Review: Other Stories and the Horse You Rode In On
by Dakota McFadzean
Published by Conundrum Press
Currently in-stock at the Beguiling
Review by Andrew T
Man, if Dakota McFadzean’s comics in Other Stories and the Horse You Rode In On are any indication, it must suck being a kid. And it must also suck being old. In-between seems…mm, dicey at best.
For example, my favourite story in this collection is “The Best Donald.” It’s a tale of two boys who are told by their grandpop that he can draw the best Donald Duck. This amazing talent is only a boast until years later, when their gramps is and old man. Turns out, he draws the grossest Donald Duck I’ve ever seen.
As a straight retelling, seems like a funny story, right? And it is! I mean, it is until you see the looks on their faces upon seeing the Donald. It’s the look of disappointment that comes from realizing your grandfather is a coot. (I mean, I imagine that’s what that look means. I never really had a grandfather…) Originally having appeared in Lies Grown-Ups Told Me, “The Best Donald” is probably about realizing the fibs and mistruths that your family tells you when you’re a kid. But read in this collection, alongside stories of dead-beat dads, eccentric protesters, and, uh, terrified gnomes, there’s more of a sense that the grandfather truly believes he can still draw the best Donald. There’s a really strong sense that these two boys, now young men, are seeing their pappy’s delusions. Which is worse, living a lie or living a false truth?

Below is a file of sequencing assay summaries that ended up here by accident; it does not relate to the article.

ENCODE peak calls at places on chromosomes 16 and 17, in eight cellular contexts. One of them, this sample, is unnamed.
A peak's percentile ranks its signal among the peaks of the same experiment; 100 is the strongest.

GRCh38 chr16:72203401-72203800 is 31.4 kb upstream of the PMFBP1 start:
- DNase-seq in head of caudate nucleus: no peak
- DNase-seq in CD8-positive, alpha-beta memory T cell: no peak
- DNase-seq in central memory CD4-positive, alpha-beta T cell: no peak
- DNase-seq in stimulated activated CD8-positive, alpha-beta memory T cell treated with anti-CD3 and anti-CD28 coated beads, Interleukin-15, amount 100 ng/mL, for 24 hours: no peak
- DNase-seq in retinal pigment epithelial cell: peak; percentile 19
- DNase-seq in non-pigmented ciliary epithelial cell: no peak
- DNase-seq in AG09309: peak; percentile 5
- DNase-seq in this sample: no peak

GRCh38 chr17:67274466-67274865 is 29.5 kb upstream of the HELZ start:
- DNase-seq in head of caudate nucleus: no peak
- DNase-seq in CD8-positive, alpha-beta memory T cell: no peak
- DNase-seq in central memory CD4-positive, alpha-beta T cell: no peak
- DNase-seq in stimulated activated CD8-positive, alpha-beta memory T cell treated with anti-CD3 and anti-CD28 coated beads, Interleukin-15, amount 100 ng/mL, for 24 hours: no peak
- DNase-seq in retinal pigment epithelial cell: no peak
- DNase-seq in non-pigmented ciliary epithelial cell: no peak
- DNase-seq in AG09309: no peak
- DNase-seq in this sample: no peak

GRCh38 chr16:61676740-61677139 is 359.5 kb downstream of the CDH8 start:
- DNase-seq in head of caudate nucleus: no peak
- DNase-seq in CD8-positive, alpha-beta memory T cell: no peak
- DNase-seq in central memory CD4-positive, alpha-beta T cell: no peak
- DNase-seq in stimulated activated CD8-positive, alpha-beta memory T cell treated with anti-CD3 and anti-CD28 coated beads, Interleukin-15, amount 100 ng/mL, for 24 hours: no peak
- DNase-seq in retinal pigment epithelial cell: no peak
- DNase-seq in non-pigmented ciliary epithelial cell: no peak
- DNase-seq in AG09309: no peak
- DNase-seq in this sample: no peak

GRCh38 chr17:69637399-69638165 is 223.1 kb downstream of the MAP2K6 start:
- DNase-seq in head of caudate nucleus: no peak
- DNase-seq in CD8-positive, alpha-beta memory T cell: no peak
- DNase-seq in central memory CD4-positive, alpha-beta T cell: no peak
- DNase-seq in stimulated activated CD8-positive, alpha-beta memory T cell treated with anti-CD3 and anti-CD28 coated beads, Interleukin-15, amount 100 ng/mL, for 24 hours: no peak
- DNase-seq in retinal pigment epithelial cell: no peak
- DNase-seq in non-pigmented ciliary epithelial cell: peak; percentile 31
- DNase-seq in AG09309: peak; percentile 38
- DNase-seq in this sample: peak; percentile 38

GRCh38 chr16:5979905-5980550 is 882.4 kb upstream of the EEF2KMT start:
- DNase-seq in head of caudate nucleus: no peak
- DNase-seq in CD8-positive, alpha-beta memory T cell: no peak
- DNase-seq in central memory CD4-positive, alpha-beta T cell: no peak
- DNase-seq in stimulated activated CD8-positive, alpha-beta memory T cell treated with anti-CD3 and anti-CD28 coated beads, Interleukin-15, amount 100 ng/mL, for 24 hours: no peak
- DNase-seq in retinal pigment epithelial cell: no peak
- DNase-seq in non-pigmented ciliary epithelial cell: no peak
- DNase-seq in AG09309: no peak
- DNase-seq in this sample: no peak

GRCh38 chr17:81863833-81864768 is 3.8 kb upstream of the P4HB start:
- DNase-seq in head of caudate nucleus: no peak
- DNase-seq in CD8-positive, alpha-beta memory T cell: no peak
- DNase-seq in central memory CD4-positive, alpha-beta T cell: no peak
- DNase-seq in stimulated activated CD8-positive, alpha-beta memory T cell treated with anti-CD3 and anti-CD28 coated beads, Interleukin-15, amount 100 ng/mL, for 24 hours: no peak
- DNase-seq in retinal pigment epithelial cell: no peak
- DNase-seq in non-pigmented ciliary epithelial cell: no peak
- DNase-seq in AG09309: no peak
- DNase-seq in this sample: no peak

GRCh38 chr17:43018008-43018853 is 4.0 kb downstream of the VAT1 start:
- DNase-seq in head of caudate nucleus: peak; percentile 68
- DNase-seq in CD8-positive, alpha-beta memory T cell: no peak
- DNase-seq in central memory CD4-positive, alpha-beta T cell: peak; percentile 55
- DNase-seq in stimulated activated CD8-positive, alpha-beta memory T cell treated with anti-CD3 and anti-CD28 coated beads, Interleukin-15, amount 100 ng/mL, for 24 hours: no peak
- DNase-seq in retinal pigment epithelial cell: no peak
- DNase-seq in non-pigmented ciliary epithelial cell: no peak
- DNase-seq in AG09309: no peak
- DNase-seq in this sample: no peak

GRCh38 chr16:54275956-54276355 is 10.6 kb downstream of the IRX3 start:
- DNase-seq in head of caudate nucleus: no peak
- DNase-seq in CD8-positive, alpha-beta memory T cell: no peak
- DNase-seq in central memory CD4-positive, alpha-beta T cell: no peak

McFadzean’s world is one of magic and supernatural as well. There are faeries, gnomes, ghosts, and way too many crows in these stories. The tension in each tale isn’t found so much in figuring out what is real and what is fantasy, but more in learning that any magic that exists in the world is not necessarily going to help you. It was halfway through this collection that I realized all of these scenes and characters had gotten inside me. The old people are covered in wrinkles and liver spots. The kids have these big bright eyes that slowly dim as their hopes are dashed. These drawings and these people and Saskatchewan all feel so real. There is a sad truth underneath all of the mysterious masks and missing faces.
Over 13 stories, all bound under a stunning cover, Other Stories and the Horse You Rode In On offers glimpses of the confusion of being a kid, the disillusionment of growing up, and the quiet sadness of being old. It’s a really great book, especially if you want to know what it’s like to feel alone at any time in your life.